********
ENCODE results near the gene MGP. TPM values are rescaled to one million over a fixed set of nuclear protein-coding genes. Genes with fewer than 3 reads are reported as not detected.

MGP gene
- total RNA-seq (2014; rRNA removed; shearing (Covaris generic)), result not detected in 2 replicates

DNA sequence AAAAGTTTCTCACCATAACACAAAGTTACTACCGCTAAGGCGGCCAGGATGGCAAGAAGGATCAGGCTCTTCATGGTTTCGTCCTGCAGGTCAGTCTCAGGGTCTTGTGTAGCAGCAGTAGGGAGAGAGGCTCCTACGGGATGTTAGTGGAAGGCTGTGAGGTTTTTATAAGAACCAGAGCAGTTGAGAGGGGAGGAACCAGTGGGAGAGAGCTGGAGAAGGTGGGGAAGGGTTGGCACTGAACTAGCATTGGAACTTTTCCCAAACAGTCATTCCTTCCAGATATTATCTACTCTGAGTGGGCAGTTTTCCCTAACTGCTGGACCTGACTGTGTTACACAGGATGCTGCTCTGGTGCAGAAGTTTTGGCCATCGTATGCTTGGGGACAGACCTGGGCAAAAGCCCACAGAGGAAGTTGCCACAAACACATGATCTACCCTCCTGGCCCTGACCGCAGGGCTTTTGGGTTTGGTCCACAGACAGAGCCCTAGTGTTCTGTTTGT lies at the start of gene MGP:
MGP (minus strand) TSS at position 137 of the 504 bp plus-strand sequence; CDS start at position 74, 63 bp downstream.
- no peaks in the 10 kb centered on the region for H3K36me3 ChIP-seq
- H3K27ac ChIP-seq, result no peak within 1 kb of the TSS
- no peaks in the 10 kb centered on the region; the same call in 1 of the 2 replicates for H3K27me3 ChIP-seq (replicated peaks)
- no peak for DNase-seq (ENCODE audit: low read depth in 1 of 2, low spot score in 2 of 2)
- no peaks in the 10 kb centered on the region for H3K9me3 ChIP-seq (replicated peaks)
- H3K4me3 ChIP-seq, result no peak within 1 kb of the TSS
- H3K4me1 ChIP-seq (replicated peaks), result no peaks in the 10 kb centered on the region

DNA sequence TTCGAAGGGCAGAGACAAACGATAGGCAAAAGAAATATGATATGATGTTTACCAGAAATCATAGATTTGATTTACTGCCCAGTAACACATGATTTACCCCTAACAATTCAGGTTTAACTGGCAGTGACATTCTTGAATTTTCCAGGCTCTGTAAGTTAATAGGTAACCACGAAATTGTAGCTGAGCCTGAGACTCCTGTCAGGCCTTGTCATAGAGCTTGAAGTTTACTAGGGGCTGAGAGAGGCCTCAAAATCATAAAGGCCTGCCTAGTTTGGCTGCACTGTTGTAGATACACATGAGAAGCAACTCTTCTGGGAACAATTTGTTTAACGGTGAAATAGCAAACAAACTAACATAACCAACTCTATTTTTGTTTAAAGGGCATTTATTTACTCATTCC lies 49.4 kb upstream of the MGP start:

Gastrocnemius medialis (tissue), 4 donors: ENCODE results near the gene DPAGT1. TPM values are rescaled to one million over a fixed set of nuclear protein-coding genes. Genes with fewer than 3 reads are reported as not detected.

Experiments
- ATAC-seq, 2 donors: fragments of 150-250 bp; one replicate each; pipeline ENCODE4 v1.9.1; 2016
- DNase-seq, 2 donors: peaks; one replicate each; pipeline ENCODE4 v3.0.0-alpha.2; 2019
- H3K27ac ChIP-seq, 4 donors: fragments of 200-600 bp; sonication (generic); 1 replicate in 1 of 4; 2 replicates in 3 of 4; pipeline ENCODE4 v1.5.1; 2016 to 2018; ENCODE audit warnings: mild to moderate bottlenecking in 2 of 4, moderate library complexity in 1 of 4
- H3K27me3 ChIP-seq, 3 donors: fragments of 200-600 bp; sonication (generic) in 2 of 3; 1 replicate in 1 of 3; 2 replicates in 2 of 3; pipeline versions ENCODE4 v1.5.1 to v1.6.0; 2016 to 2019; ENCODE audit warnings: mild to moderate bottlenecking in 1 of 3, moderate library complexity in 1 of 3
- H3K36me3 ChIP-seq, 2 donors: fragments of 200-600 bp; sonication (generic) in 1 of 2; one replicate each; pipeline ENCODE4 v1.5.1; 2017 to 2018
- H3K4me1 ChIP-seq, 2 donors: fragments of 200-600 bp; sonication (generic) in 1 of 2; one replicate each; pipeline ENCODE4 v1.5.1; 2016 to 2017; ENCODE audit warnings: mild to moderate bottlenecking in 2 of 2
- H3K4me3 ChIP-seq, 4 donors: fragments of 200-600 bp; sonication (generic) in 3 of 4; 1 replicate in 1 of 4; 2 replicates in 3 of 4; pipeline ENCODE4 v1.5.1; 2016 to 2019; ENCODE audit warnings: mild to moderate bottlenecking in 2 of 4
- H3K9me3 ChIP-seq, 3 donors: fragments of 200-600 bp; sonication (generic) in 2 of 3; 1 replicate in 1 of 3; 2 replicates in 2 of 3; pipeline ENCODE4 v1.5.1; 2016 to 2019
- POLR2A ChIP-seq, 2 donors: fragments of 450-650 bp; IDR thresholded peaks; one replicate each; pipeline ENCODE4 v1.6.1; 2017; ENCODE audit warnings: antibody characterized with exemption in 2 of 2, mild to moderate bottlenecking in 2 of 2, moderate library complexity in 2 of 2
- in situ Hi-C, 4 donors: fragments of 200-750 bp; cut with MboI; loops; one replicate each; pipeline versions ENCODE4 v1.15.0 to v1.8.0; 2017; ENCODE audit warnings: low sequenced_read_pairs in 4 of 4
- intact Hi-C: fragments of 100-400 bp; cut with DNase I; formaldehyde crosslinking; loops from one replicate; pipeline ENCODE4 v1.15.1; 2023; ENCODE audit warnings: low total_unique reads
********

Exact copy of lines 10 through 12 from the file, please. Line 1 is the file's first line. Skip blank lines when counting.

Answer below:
- no peaks in the 10 kb centered on the region for H3K9me3 ChIP-seq (replicated peaks)
- H3K4me3 ChIP-seq, result no peak within 1 kb of the TSS
- H3K4me1 ChIP-seq (replicated peaks), result no peaks in the 10 kb centered on the region